When most people hear the word “exercise,” they may immediately think of sweating, calories, building muscle, or losing weight. And while although all of these things are relevant one thing that may no come to mind is another part of the body where exercise is highly impactful: the brain.
Much research has been put into how exercise impacts, for example, weight, or cardiovascular health, but it has only been recently where researchers have begun to explore how exercise affects the brain. In his book, “Spark: The Revolutionary New Science of Exercise and the Brain,” Dr. John J. Ratey, M.D., dives deep into the subject.
“[T]he real reason why we feel so good when we get our blood pumping is that it makes the brain function at its best,” Dr. Ratey writes. “Building muscles and conditioning the heart and lungs are essentially side effects.”
One of the points that Dr. Ratey cogently makes is that we have “engineered physical activity right out of our lives.”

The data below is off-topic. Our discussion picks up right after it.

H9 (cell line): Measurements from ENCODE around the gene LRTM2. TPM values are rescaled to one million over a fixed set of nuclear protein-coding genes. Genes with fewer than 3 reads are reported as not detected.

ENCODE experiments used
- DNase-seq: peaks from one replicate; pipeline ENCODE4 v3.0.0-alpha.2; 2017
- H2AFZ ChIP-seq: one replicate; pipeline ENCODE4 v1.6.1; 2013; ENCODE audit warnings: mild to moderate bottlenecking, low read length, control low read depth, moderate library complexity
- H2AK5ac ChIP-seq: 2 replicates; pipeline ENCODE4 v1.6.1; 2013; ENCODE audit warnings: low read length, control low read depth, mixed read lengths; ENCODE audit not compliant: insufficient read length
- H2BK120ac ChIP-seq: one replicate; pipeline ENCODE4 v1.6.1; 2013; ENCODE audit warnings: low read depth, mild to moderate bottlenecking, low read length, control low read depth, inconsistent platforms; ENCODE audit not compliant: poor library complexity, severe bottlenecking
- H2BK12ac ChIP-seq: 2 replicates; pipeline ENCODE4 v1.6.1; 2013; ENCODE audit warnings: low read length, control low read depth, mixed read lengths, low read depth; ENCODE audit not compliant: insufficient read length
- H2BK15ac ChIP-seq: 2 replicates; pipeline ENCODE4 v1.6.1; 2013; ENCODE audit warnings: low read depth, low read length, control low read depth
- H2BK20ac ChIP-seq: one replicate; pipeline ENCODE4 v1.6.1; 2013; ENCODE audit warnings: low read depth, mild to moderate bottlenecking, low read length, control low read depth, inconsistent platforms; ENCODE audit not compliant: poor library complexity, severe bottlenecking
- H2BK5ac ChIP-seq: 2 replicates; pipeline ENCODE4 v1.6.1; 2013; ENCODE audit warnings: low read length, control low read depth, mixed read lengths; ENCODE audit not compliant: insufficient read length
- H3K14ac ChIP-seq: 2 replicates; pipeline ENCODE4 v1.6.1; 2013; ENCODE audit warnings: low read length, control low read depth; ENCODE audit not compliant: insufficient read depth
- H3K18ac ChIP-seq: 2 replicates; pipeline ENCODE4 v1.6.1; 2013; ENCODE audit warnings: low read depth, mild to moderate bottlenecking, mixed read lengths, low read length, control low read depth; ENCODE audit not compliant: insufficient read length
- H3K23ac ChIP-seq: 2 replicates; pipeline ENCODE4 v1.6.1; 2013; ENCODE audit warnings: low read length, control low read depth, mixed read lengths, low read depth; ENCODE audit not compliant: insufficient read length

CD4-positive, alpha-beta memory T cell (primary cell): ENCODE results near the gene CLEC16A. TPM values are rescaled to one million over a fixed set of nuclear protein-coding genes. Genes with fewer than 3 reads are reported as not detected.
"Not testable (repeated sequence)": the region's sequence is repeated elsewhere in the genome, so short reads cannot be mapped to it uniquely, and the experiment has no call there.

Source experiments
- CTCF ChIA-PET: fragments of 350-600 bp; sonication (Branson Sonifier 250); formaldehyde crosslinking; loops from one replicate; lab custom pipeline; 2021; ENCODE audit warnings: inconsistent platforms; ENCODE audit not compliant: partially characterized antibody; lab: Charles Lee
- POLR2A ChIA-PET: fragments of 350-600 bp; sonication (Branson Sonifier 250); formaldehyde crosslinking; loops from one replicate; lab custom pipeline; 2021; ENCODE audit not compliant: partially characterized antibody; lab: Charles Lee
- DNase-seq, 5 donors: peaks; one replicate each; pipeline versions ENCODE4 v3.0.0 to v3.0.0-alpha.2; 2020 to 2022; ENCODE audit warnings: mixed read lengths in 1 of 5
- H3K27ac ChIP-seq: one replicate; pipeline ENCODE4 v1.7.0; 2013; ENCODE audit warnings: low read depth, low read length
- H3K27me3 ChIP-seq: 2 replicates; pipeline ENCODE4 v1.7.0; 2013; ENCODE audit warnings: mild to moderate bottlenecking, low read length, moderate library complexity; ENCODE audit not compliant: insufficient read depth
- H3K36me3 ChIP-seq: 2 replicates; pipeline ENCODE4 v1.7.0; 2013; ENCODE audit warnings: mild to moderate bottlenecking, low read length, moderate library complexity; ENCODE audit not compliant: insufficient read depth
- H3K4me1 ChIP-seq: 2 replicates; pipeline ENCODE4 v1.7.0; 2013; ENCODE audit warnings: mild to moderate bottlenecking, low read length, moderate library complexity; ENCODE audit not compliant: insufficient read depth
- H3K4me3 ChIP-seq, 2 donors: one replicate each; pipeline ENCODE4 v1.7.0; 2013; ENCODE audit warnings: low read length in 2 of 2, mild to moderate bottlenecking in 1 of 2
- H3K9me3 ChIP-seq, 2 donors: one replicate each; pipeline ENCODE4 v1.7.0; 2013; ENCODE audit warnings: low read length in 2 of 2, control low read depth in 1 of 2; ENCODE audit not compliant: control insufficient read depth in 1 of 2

Most Americans do not get the recommended amount of weekly exercise. Also, since roughly the 1980s, the United States has been in the midst of an obesity epidemic. According to Dr. Ratey, “65 percent of our nation’s adults are overweight or obese, and 10 percent of the population has type 2 diabetes, a preventable and ruinous disease that stems from inactivity and poor nutrition.”
So, exercise isn’t just good for the body . . . it’s good for your brain, too.
“It was already known that exercise increases levels of serotonin, norepinephrine, and dopamine – important neurotransmitters that traffic thoughts and emotions,” the author writes. But “. . . toxic levels of stress erode the connections between the billions of nerve cells in the brain or that chronic depression shrinks certain areas of the brain. And [people] don’t know don’t know that, conversely, exercise unleashes a cascade of neurochemicals and growth factors that can reverse this process, physically bolstering the brain’s infrastructure.”
Finally, as Dr. Ratey points out: “It turns out that moving our muscles produces proteins that travel through the bloodstream and into the brain, where they play pivotal roles in the mechanisms of our highest thought processes.”
So, the next time you exercise by lifting weights or running, you are not only doing good for your body, you are also doing good for your brain, too.
Ratey, J. J. (2008). Spark: the revolutionary new science of exercise and the brain. Little, Brown Spark, New York, NY.